Blog
Menu
Blog

Personal Injury News

Popular Posts

Most Recent Posts

ICBC Claims & Slip and Fall Claims – What to Expect for Pain and Suffering for Soft Tissue Injuries

The new ICBC minor injury caps passed by the NDP have been reviewed in several previous blog posts. In short, the term “minor” is extremely misleading because the list of injuries that are considered minor through this new law includes injuries that are not minor at all such as lifelong chronic soft tissue injuries if…

Read More

Medical Malpractice – Hospital Errors and Hospital Overcrowding

In British Columbia and throughout Canada, it is no secret that our hospitals are overcrowded and that they are not equip to adequately handle the amount of patients who require care. As hospitals try to deal with overcrowding, patients are sometimes being treated or held in unconventional places such as hallways, staff rooms and supply…

Read More

Slip and Fall Accident on Public Property – Difficulties in Suing a City

*written by Vic Maan, associate lawyer at Holness and Small Law Group In a recent blog post, we discussed how the City of Burnaby was held liable under the Occupier’s Liability Act for the injured claimant’s injuries in a backyard fire-pit accident. In this blog post, we will delve deeper into the law when an…

Read More

Injury Claims and the Impact of Unreliable Information Provided to Medical Experts

The assessment of an injured claimant’s credibility and the reliability of his/her evidence is pivotal in any personal injury claim. An injured claimant who accurately describes his/her symptoms and circumstances before and after an accident without minimizing or embellishing them can reasonably anticipate that the court will find his/her evidence to be credible and reliable.…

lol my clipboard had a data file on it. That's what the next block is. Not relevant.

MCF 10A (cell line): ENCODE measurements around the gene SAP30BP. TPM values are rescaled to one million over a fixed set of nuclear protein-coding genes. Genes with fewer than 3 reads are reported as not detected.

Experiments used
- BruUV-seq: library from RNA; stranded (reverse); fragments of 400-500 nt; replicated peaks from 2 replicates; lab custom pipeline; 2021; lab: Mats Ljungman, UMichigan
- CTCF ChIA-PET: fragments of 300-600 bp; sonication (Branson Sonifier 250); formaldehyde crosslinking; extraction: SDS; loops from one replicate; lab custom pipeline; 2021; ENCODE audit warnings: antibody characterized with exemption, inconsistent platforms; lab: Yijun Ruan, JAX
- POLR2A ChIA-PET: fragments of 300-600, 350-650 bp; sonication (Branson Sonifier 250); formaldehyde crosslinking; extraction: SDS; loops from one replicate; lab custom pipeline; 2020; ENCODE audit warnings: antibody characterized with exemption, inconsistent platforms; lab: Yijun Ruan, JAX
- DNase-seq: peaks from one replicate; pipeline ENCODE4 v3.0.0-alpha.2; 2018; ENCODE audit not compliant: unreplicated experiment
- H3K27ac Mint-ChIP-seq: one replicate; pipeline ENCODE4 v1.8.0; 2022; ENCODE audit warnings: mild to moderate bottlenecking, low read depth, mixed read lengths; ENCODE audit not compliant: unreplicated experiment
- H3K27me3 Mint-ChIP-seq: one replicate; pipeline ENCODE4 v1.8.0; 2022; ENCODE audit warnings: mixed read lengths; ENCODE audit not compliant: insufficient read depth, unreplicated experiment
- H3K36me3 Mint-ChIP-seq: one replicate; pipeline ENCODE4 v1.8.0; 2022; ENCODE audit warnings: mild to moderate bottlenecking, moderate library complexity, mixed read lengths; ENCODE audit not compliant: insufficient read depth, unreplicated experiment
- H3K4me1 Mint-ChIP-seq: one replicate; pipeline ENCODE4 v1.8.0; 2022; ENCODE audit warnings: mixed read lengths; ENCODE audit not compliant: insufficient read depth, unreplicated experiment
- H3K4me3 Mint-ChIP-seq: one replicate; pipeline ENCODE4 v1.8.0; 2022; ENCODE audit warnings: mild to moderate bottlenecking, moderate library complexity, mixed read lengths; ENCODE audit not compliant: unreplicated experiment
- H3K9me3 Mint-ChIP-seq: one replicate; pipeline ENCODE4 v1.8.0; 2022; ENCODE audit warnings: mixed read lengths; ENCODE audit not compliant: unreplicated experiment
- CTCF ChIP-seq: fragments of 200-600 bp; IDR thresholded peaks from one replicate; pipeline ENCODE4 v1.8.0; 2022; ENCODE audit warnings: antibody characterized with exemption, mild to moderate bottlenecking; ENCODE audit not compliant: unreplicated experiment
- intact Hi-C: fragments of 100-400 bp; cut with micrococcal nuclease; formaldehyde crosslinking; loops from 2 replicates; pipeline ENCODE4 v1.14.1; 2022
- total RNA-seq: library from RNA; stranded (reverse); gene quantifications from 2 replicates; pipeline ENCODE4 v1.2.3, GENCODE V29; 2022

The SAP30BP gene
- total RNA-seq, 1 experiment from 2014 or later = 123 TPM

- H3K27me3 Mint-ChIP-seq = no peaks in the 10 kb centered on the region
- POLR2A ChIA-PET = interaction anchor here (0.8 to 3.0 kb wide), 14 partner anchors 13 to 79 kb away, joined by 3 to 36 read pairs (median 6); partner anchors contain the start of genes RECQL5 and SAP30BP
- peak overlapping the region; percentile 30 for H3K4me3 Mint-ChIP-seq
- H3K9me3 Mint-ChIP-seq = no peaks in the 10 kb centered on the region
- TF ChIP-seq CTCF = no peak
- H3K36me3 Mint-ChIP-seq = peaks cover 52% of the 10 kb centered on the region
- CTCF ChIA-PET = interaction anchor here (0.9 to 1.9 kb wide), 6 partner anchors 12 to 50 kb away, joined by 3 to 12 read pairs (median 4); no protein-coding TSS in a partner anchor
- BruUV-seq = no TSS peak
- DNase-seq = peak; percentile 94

Read More

ICBC Gives No Help to Injury Victims During the Pandemic

Auto monopoly ICBC and Attorney General David Eby are legally pocketing $158 million. Auto insurance savings arising from the pandemic will be kept. The money reported by Mr. Eby on May 14, 2020 will not be shared with injury victims or premium payers. ICBC is not legally required to share the COVID-19 savings with the…

Read More

Early Retirement Because of Injuries Suffered in a Motor Vehicle Accident

Injuries suffered in a motor vehicle accident can cause some individuals to retire earlier than planned especially if the injuries interfere with the ability to continue working. Claims for wage loss from early retirement are often very contentious. ICBC and other insurance companies often will argue that it is impossible to know exactly what would…

Read More

Occupier’s Liability – City Liable for Injuries Caused by a Fire Started by its Tenant

*written by Vic Maan, Associate at Holness and Small Law Group If you are injured because of a hazardous or dangerous condition on either public property (city or province owned) or private property, you may have a claim for compensation against the property owner or tenant who had control over the property. This type of…

Read More

ICBC Claim – What happens if you are injured and partially at fault for a motor vehicle accident?

If you are injured in a motor vehicle accident, your compensation may be reduced if you are partially at fault for the collision. In British Columbia, the Negligence Act states that each party is responsible for compensation in proportion to his/her degree of fault for the motor vehicle accident and injuries that are caused by…

Read More

Medical Malpractice & ICBC Claims – What Happens if your Injuries are Worsened by Incorrect Medication Prescribed by your Doctor?

Medication is often prescribed to claimants who are injured in motor vehicle accidents to help manage pain and to help control psychological injuries such as depression. What happens if your doctor prescribes a medication incorrectly and you suffer from additional or worse symptoms as a result? Is ICBC liable for the full extent of your…

Read More

Injured in an Assault or Battery – Who is liable and who to sue?

The tort of assault involves the intentional creation of the apprehension of immediate harmful or offensive conduct but no actual touching. A battery occurs whenever unlawful force is intentionally inflicted on another person that is either physically harmful or offensive to his reasonable sense of dignity.  The main difference between assault and battery is that…

Read More

Contact Us





*lawyer confidentiality assured